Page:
I know I’ve done a podcast on this (DSO-25) and I’ve written a short post about it but it is a fabulous hike. Here’s the column I wrote about this special and mysterious place in the New Brunswick wilderness.
I’ve been to the ‘Eye of the Needle’ three times and I’m still not sure where it is. But it really doesn’t matter. The ‘Eye’ is either a waterfall or a narrow opening between cliff walls. Either way it’s a natural attraction in one of the most spectacular areas of New Brunswick. I know I’ve seen it even though I can’t pinpoint its exact location.
I’ve heard about this place for years from hikers and others who have explored the Fundy coastline between St. Martins and Fundy National Park. The first time I hiked the Fundy Footpath we were supposed to visit the ‘Eye’ but ran out of time. Since then the three times I’ve been there were during day hikes specifically to the site. To get there you drive past Poley Mountain ski area and then continue to Adair’s Wilderness Lodge and after a few twists and turns on the back roads where I always get lost, you end up at the trail head to Dustan Brook and the mouth of the Little Salmon River.
The trail takes you down about 7 or 800 feet to sea level and the Little Salmon. This is a popular camping spot for hikers on the Footpath. There are a number of good sites and access to drinking water. When you reach the river it’s time to switch from boots to sandals as the walk from here on is mostly in water. The scenery is incredible and you pass by remnants of the former logging and shipbuilding heritage of the area. Partly hidden in brush beside the river is part of an old boiler. There’s wildlife around every turn. This fall when I was there we saw a big deer cross the river just in front of us. Another time we encountered two moose in the stream ahead.
The trail takes you up river for about half an hour and then up a tributary of the Little Salmon. This is where it really starts to get interesting. The water is faster and the rocks are bigger. You’re walking through a gorge that gets narrower the farther you go. At one point you can almost touch the cliff walls on either side by spreading out your arms. They tower a couple of hundred feet straight up. This is what I used to think was the ‘Eye of the Needle’. It still might be.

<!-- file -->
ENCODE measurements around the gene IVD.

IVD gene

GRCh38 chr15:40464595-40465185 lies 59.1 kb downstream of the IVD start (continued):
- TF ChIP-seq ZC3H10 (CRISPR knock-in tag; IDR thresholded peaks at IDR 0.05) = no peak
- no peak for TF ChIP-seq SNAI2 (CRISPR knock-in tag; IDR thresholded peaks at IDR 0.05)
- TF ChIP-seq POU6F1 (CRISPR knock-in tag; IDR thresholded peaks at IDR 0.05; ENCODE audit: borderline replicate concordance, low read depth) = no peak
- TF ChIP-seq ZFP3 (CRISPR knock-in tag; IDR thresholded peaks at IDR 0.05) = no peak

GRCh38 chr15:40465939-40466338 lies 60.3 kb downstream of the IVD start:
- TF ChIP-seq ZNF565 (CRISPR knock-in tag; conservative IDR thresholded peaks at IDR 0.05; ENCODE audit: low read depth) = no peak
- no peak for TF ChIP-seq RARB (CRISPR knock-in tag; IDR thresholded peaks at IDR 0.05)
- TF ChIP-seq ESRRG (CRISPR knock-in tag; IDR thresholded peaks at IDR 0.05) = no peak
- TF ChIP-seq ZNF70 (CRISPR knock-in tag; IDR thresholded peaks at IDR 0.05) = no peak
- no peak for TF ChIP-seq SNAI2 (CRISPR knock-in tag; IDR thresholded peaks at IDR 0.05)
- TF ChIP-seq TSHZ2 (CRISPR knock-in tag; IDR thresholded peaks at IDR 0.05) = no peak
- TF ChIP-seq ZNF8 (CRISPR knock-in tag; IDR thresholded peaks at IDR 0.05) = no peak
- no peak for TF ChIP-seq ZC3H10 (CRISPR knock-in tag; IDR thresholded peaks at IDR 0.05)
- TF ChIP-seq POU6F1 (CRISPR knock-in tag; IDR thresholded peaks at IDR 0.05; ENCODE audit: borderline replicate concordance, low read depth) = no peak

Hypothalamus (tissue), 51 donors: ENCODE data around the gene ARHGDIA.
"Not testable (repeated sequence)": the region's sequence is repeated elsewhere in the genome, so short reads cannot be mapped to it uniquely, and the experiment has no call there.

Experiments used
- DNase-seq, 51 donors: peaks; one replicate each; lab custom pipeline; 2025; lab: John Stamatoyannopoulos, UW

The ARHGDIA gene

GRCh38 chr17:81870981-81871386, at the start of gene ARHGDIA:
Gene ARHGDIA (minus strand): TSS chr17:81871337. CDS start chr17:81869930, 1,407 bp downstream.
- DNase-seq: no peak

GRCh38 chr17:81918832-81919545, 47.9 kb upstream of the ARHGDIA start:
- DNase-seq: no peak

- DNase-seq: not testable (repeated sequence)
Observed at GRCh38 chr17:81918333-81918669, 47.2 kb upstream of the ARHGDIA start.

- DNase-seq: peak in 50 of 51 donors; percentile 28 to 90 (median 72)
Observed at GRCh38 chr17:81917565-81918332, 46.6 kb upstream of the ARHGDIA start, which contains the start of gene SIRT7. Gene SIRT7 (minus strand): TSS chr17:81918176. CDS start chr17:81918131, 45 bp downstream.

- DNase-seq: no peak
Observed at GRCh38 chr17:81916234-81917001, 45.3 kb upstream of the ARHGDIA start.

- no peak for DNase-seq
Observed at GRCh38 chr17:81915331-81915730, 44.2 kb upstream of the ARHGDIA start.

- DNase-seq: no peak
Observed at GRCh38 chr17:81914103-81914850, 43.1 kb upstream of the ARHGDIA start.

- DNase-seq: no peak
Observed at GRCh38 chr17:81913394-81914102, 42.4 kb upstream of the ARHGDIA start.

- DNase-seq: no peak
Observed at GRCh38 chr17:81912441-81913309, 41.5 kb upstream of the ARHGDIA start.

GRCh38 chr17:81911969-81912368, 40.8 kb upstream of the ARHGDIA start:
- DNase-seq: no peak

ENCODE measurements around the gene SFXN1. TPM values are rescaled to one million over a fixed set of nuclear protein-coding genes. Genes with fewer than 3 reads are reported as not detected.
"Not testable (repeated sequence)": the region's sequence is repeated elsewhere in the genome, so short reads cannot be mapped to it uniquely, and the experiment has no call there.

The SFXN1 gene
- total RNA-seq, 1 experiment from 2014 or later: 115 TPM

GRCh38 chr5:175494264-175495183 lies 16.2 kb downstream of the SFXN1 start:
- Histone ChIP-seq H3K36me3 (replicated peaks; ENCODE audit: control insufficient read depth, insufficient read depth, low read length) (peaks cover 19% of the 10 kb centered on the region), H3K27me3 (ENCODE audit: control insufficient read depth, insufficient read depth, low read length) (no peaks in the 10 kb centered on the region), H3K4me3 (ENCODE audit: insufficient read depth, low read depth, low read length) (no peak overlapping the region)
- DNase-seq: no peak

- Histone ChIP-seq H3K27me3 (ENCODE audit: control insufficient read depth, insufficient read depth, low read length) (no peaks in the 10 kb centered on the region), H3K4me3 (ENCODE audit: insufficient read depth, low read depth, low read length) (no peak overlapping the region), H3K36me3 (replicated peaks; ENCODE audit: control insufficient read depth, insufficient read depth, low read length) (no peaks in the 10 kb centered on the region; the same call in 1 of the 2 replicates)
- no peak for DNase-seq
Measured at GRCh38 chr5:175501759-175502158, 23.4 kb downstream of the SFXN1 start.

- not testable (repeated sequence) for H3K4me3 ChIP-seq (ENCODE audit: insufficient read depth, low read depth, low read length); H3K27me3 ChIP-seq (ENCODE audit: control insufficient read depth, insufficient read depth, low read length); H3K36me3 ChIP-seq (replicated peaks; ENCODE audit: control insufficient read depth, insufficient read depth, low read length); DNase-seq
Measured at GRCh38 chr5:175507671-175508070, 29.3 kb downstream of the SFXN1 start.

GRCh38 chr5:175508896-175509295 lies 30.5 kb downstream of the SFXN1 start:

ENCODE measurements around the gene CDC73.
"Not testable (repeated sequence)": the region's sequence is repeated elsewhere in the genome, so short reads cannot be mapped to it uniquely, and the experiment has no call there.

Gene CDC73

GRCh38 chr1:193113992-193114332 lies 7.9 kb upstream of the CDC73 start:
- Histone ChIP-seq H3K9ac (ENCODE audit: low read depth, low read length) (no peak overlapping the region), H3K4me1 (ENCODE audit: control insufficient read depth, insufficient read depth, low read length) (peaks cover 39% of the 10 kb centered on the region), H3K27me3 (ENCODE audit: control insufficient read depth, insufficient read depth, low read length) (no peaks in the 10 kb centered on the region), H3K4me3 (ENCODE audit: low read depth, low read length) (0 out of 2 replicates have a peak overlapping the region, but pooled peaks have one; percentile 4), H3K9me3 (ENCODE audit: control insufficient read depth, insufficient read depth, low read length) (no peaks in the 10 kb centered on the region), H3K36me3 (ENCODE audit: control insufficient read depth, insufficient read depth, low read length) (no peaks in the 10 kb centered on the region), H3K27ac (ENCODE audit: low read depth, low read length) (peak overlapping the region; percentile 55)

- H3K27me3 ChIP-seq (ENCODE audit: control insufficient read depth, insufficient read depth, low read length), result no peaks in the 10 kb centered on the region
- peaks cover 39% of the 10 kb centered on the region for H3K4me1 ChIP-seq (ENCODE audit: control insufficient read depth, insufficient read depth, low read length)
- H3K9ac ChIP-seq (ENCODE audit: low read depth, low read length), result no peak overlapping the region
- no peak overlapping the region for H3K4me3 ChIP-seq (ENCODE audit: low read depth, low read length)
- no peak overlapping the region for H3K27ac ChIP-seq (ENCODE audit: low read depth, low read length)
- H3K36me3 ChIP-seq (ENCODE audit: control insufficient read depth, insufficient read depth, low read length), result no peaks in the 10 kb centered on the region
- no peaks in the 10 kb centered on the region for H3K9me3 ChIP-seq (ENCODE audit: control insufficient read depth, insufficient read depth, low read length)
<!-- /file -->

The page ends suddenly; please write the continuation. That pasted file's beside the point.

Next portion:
From there you continue up stream and round a bend and the going gets even tougher. Eventually you end up at a major waterfall. There is supposed to be a rock formation somewhere here that forces the water to shoot out of a hole in a peculiar way. This too is supposed to be the ‘Eye’. I’ve probably passed by it and not realized it. At this point you’re at the bottom of a canyon surrounded by cliff walls. High above another waterfall shoots over the cliff face and this also I’ve been told is the ‘Eye of the Needle’. From here you join a trail that climbs up a few hundred feet and eventually leads to the top of the canyon and an incredible lookout. This is a popular spot visited not only by hikers but also by ATV riders. It’s called the ‘Grand Canyon of New Brunswick’. And it lives up to that bill in every way.
So that’s the hike. Pick whatever ‘Eye’ you want because they’re all worth seeing. It’s a place every person who loves the outdoors should experience. Visit the webpage at doingstuffoutdoors.com to see pictures of the area and listen to the Doing Stuff Outdoors-25 Podcast for a special program on hiking to the ‘Eye of the Needle’ and the ‘Grand Canyon of New Brunswick’. And if you know where the ‘Eye’ really is, be sure to let me know.